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Ameliorative effect of melatonin against gamma-irradiation-induced oxidative stress and tissue injury *

melatonin is a potent scavenger of a variety of free radicals. The aim of this study was to investigate the radioprotective effect of melatonin against oxidative stress and tissue injury induced by gamma radiation. Rats were subjected to two doses of 2 and 4 Gy from cesium-137 source. Four days prior to irradiation, animals received melatonin daily (10 mg/kg body weight i.p.). In the irradiated animals, the oxidative stress markers malondialdehyde (MDA) and protein carbonyl were significantly increased in the liver, while a marked decrease in hepatic contents of DNA, RNA, and glutathione (GSH) as well as activity of glutathione-S-transferase (GST) was demonstrated. In addition, catalase (CAT) activity was increased in the liver 5 days after irradiation.

The levels of total lipids, cholesterol, triglyceride (TG), low-density lipoprotein (LDL), urea, and creatinine, as well as activities of aspartate aminotransferase (AST), alkaline phosphatase (ALP), and gamma-glutamyltransferase (GGT), were significantly increased in sera of the irradiated rats. This is coupled with decreased serum levels of high-density lipoprotein (HDL), total protein and albumin, and total globulins by irradiation. The administration of melatonin alone daily for 4 days caused significant decreases in MDA and protein carbonyl content and produced significant elevations of GSH content and GST activity in the liver. Moreover, significant decreases in total lipids, cholesterol, and TG without change in LDL or HDL levels in serum were demonstrated.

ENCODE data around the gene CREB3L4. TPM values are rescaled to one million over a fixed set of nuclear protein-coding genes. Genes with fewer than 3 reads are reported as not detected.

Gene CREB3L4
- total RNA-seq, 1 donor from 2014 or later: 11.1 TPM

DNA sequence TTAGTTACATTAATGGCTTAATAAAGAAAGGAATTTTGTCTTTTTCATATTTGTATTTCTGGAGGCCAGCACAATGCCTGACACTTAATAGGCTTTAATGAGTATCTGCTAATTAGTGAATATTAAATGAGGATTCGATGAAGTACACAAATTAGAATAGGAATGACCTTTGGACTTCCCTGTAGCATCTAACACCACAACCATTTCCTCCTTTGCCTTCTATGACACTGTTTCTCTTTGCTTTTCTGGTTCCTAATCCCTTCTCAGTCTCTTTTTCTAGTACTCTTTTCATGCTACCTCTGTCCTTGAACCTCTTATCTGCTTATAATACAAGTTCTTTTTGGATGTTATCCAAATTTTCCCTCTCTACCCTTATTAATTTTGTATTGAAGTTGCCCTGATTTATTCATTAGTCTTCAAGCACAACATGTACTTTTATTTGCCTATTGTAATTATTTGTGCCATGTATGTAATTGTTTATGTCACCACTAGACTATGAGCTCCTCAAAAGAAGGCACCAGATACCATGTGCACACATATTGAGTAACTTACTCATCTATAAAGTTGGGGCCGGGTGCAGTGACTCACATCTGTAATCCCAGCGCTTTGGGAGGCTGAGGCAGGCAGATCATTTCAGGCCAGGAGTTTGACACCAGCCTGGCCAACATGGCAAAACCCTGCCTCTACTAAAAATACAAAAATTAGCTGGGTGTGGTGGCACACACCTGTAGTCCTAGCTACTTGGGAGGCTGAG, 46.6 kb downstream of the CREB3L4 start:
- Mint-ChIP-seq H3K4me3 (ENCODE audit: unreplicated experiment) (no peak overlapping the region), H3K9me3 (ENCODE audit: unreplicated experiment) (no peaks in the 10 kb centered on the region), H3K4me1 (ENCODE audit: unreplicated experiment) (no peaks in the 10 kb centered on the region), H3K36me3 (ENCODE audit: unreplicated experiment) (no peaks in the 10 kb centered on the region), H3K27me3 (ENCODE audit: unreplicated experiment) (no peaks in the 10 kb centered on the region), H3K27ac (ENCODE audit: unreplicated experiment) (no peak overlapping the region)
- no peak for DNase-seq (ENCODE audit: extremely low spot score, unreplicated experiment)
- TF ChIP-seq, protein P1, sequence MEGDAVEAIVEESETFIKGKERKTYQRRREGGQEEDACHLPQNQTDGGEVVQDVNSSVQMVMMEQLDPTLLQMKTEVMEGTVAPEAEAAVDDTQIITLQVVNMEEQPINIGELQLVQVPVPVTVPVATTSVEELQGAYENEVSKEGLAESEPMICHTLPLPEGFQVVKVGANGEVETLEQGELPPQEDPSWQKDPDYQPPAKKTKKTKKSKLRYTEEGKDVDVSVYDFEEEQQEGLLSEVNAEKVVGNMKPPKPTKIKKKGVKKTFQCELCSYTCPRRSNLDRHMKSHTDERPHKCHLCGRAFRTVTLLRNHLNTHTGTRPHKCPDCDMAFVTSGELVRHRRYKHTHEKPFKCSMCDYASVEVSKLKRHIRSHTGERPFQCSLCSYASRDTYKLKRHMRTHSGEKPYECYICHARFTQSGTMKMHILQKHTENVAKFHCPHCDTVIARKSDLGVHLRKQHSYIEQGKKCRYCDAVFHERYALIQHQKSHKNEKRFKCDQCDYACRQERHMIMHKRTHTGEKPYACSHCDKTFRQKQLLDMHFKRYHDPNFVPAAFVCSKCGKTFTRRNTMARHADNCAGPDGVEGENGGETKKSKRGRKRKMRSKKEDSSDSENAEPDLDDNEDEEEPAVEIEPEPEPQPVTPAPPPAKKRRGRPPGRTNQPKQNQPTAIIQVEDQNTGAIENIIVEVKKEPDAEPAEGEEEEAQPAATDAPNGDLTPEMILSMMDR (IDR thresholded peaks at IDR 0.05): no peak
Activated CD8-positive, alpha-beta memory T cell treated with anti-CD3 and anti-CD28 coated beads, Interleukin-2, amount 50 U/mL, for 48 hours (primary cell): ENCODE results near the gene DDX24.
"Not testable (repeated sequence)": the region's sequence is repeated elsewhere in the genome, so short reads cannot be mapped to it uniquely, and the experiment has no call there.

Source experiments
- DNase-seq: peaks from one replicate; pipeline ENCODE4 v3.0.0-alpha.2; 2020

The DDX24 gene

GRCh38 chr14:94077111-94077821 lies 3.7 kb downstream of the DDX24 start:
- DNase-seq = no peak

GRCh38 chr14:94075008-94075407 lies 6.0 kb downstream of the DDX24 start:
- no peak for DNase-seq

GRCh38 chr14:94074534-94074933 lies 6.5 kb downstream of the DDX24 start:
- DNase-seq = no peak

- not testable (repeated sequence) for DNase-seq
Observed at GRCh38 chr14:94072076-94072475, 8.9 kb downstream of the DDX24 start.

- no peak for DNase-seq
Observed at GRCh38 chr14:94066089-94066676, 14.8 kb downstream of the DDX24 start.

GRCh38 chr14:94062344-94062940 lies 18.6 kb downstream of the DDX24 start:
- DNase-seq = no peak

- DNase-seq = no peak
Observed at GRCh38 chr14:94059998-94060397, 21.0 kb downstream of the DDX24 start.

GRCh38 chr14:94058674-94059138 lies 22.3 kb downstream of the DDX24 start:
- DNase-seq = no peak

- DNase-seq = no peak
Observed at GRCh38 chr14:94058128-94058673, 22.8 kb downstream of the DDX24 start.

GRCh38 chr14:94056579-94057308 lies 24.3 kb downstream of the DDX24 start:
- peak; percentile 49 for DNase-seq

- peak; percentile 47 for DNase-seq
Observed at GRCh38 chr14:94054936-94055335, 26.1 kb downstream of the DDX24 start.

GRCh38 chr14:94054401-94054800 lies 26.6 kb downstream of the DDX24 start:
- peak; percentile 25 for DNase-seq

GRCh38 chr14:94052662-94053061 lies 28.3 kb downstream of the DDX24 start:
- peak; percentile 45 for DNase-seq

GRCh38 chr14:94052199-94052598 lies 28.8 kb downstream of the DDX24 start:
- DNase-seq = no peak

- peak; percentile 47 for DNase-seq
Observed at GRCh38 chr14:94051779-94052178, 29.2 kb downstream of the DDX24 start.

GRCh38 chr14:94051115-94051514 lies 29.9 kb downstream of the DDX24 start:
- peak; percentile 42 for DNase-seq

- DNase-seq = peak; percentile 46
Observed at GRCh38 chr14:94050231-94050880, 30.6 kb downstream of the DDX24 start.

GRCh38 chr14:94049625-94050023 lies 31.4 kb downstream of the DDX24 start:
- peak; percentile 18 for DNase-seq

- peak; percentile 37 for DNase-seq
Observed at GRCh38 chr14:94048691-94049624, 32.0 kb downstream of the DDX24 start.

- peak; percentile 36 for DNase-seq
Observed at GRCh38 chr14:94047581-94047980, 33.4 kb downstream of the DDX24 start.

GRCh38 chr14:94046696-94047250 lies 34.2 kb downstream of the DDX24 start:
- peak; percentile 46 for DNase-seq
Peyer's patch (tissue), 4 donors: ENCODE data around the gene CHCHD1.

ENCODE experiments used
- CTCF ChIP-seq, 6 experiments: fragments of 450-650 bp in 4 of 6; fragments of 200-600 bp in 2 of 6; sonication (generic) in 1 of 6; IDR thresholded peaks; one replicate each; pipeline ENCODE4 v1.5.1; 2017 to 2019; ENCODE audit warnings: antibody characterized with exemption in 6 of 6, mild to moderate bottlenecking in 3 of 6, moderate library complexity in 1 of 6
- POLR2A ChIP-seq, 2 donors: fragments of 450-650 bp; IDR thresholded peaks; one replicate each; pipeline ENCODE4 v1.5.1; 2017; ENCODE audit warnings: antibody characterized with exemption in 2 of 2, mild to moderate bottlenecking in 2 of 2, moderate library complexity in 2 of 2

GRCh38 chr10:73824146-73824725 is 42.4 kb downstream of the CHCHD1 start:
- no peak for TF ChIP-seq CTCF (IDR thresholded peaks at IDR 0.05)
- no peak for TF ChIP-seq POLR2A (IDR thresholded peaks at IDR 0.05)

Treatment with melatonin for 4 days before acute irradiation significantly abolished radiation-induced elevations in MDA and protein carbonyl levels in the liver and significantly maintained hepatic GSH content, GST, and CAT activities close to the control values. Preirradiation treatment with melatonin showed significantly higher hepatic DNA and RNA contents than irradiated rats. The levels of total lipids, cholesterol, TG, HDL, LDL, total proteins, albumin, total globulins, creatinine, and urea, as well as the activities of AST, ALT, and GGT in serum were significantly ameliorated when melatonin was injected before irradiation. In conclusion, the increase in oxidative stress markers and the concomitant change in antioxidant levels indicate the role of oxidative stress in radiation-induced tissue damage. Moreover, melatonin shows a radioprotective impact against ionizing-radiation-induced oxidative stress and organ injury.

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As with any procedure, there could be pain or other substantial risks involved. These concerns should be discussed with your health care provider prior to any treatment so that you have proper informed consent and understand that there are no guarantees to healing.

THE INFORMATION IN THIS WEBSITE IS OFFERED FOR GENERAL EDUCATIONAL PURPOSES ONLY AND DOES NOT IMPLY OR GIVE MEDICAL ADVICE. No Doctor/Patient relationship shall be deemed to have arisen simply by reading the information contained on these pages, and you should consult with your personal physician/care giver regarding your medical treatment before undergoing any sort of treatment or therapy.

Published on 11-03-2008
Authors: M.A. El-Missiry, T.A. Fayeda, M.R. El-Sawya and A.A. El-Sayeda
Source: Ecotoxicology and Environmental Safety Volume 66, Issue 2, February 2007, Pages 278-286